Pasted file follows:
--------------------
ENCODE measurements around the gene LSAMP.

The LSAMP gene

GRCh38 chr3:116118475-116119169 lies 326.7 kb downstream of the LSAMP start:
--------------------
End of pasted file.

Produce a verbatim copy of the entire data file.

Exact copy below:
ENCODE measurements around the gene LSAMP.

The LSAMP gene

GRCh38 chr3:116118475-116119169 lies 326.7 kb downstream of the LSAMP start: